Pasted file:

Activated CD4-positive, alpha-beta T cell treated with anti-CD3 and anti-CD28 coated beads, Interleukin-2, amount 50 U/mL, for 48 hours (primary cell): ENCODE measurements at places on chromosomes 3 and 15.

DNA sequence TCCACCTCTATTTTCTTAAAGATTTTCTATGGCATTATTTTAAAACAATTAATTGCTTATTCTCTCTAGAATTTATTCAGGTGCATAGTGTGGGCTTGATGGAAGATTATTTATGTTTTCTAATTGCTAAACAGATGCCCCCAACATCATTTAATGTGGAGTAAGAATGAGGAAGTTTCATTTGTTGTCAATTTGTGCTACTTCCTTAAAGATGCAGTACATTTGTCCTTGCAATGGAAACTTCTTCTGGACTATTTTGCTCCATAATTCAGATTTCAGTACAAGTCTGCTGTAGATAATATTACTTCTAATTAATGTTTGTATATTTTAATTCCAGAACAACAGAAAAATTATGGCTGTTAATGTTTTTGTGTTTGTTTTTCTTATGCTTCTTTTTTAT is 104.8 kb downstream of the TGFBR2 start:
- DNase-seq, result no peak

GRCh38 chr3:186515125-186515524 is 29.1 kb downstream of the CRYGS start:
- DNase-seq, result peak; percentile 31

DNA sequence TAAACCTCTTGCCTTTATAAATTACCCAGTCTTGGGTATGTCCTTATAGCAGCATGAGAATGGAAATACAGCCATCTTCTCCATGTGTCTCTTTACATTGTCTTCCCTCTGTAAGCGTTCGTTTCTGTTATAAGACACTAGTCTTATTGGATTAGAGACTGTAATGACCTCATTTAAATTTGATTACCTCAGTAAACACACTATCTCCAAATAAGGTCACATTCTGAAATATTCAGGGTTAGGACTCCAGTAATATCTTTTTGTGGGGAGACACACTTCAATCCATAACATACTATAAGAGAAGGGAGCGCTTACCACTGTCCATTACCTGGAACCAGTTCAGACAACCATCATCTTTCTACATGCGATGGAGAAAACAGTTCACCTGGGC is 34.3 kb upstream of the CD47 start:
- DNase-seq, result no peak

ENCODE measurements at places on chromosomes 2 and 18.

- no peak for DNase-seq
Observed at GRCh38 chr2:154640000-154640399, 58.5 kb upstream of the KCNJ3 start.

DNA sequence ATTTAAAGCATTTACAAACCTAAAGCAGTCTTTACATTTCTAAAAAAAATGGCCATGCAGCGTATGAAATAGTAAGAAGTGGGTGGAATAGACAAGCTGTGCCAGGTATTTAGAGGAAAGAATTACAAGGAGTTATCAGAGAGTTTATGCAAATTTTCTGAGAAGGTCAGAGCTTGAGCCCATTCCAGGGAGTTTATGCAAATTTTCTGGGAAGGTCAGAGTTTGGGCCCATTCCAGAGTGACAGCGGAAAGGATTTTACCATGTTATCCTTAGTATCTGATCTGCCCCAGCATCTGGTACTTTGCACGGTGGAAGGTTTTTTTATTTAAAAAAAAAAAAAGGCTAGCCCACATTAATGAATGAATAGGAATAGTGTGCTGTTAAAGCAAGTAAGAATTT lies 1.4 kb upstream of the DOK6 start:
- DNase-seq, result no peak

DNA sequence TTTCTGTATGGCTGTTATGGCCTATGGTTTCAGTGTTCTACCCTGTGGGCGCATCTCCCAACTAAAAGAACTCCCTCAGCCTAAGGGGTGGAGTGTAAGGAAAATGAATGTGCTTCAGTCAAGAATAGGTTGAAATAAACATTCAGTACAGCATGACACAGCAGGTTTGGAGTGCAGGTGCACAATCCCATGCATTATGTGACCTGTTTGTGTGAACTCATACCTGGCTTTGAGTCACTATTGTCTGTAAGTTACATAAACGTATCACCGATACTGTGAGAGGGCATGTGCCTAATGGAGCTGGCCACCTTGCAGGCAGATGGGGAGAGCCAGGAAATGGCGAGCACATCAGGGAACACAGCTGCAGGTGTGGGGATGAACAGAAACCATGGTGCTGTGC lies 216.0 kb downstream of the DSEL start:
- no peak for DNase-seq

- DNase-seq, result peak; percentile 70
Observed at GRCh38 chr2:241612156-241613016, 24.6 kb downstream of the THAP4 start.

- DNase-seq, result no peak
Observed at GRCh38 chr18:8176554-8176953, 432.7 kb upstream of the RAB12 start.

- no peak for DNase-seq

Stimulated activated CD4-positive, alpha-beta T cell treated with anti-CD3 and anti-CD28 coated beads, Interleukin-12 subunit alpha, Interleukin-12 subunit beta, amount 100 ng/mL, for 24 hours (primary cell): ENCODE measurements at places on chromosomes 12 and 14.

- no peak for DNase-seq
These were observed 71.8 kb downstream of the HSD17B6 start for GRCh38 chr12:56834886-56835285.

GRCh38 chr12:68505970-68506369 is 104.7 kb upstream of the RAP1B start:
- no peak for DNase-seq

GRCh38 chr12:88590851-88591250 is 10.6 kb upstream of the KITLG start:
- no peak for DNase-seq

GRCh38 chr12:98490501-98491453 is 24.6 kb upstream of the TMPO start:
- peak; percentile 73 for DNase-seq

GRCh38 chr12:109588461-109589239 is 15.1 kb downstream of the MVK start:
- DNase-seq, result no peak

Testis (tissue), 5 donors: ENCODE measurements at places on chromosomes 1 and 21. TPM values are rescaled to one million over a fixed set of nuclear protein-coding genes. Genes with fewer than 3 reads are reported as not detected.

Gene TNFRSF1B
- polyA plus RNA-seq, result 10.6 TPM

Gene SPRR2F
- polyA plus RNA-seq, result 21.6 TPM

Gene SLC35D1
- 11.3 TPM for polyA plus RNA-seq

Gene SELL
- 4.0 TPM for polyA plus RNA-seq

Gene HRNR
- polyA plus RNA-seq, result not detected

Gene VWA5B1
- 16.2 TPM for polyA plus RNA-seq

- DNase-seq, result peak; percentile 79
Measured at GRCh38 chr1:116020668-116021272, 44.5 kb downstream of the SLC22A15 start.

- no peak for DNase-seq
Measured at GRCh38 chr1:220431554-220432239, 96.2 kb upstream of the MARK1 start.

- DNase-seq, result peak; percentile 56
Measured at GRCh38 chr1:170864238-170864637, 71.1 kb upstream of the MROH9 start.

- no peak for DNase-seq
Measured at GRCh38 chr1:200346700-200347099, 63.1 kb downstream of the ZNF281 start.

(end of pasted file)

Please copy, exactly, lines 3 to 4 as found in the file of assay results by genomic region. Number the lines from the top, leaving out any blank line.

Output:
- DNase-seq, result no peak

GRCh38 chr3:186515125-186515524 is 29.1 kb downstream of the CRYGS start: